(I’m happy to welcome Jody Lee Collins here today with a #SmallWonder guest post.  Jody is part of the team that helps coordinate and support this community.  She is a writer, poet, Grandmother, and substitute teacher who lives Seattle, Washington.  You can read more of her words at her blog, Three Way Light.  I really love the story she shares today – there’s a sweetness to it that keeps it tumbling around in my heart.  Enjoy!)

I silently knock on the Kindergarten door – helper for the day in
my Assistant Teacher role.  I love Kindergarten. 
I did my student teaching there—sang a LOT of songs, played games, and sat on
the floor and learned words.

Today is one of those days—a learning day—except I am
the student.

I teach in a very diverse school district.  The population we serve has changed
significantly in the past 7 or 8 years. Our students are 85% immigrants—mostly
African, primarily from Somalia, Sudan, Eritrea and Ethiopia. Needless to say,
school is a challenge for these immigrant children.

Today the teacher asks me to take time with Mamoud and Khalid who
are only just learning English. 

Mamoud is silent as he follows, but Khalid’s first words to me as
I reach out my hand, are, “Good morning, teacher.”

I am warmed at the thought of appreciative parents who have taught
him this important phrase. They know more than anyone the power a good
education has and the place of a teacher in that process.

Out in the hallway at a small table, Khalid, Masoud and I look at
picture books. One in particular is called ‘Rain’, suitable
for our Seattle area day.  I begin with Khalid. He is delighted he
knows the word ‘umbrella’ and repeats it every time the picture shows up.

“Umbrrrrellla” he says rolling his ‘r’s. It’s a purple umbrella.

I point to the car in the rain; ‘car’, he
says, ‘car.’

I point to the tree in the rain; ‘tree’, he
says, ‘trrrrree.’

I point to the flowers in the rain; ‘flowers’, he
says ‘flowers.’

But the second time around he is mixed up and says ‘tree’ for ‘flower’ and ‘car’ for ‘tree’
 ‘flower’ for ‘frog’. There’s really no connection between these
pictures and my words.

We are both a little frustrated and the boys are yawning and

I remember Maria Montessori’s cornerstone words about meaningful
. Changing my strategy, we venture into the classroom. I point to a
spot on the floor near the cubbies and the boys sit quietly. 

I know they can tell me their names and probably can spell them.

Names have meaning, especially to the owner.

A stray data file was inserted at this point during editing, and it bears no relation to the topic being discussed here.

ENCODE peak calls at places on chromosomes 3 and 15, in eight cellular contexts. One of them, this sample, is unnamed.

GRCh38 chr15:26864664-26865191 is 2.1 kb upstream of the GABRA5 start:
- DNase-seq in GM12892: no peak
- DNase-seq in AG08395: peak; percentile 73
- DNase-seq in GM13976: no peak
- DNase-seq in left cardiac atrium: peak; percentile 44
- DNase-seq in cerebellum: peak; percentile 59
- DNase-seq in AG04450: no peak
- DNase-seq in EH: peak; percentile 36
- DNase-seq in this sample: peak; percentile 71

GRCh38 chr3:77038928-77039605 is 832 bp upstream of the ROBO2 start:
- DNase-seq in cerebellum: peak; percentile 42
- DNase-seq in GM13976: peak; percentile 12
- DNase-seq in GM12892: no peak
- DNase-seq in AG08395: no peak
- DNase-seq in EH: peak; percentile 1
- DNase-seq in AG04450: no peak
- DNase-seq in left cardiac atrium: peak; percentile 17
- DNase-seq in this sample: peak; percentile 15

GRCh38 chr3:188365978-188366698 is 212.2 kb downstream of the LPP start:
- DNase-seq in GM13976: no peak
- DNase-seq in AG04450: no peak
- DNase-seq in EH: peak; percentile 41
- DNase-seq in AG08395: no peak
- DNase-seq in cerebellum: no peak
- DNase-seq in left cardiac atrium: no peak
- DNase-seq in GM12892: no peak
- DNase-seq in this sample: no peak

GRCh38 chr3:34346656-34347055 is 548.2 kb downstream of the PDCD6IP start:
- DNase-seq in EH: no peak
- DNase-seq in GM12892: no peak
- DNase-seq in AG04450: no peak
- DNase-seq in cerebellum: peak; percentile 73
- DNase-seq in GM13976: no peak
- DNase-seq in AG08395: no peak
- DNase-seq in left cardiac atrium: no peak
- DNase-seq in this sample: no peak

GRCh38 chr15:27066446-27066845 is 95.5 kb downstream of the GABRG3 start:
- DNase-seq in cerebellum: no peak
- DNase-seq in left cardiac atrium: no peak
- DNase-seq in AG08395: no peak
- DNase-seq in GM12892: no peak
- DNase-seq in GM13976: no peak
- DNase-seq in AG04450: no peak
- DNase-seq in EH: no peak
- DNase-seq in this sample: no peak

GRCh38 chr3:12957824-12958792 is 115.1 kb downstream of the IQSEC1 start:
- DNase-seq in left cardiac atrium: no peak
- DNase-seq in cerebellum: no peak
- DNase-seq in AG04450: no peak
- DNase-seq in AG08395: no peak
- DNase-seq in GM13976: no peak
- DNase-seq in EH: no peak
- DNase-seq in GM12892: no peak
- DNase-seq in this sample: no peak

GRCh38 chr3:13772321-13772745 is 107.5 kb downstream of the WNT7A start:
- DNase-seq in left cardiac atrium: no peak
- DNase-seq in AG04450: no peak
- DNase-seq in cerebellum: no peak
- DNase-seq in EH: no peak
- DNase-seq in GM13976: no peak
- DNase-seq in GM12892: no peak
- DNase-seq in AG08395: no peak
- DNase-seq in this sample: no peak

I grab 3 whiteboards, markers and erasers and join them on the
floor, asking them to each write their name.  Masoud is successful
and proceeds to add a treasure map to his picture. Correct letters in the
correct order, even a capital-ish looking capital ‘M’.

Khalid is stuck.  There is a capital ‘K’,
an ‘a’, no ‘h’ at all, an ‘i’ but
no ‘d’.  There are also several o’s and m’s.  I
assume he’s a little mixed up and hand over hand, help him write his name

He tries it alone; still ‘K, no ‘h’, no ‘a’, an ‘l’, but no ‘d’,
many ‘o’s and an ‘m.’ He is adamant about there being an ‘o’ and an ‘m’—not
with words but by the way he furiously erases or pushes my hand away when I try
to correct.

He of course isn’t conversing with me; he doesn’t know how to
communicate what he wants but his actions are speaking volumes.


Aha—Well, I’ll step over to his desk
and read his name tag (yes, I was
learning, too.)
  Around the corner from the bookcase at the round
table, there it is, “Khalid Omar.”

Oy. For Heaven’s sake—no wonder we got ‘o’s and ‘m’s.

I return to my spot between the boys on the floor and write
Khalid’s first and last name out for him to copy.

The frustration vanishes, his eyes sparkle and he calmly and
clearly announces in perfect English, “Thank you!” As
in, ‘what took you so long? you finally got it! THAT’S who I am!’

It was a simple, small moment to remind how powerful it is and how
deeply touched we are when we are named–named and known.

And how life-changing it can be when we are known by our Father
God most of all. 

Did I tell you I love Kindergarten?

*   *   *   *

Welcome to the #SmallWonder link-up.

What if we chose to deliberately look for the small moments of wonder, the small sparks of presence, of delight or sorrow, of true humanity in which we meet God? 

That’s my proposal – that we might gather here each week to share one moment of Wonder from each of our days. 

You’re invited to link-up a brief post of about five hundred words or less about a small moment of wonder.  Don’t worry if your post is too long, too short, or not just right – you’re welcome to come as you are.  

While you’re here, please do take a look around and encourage at least one other blogger with a comment. 

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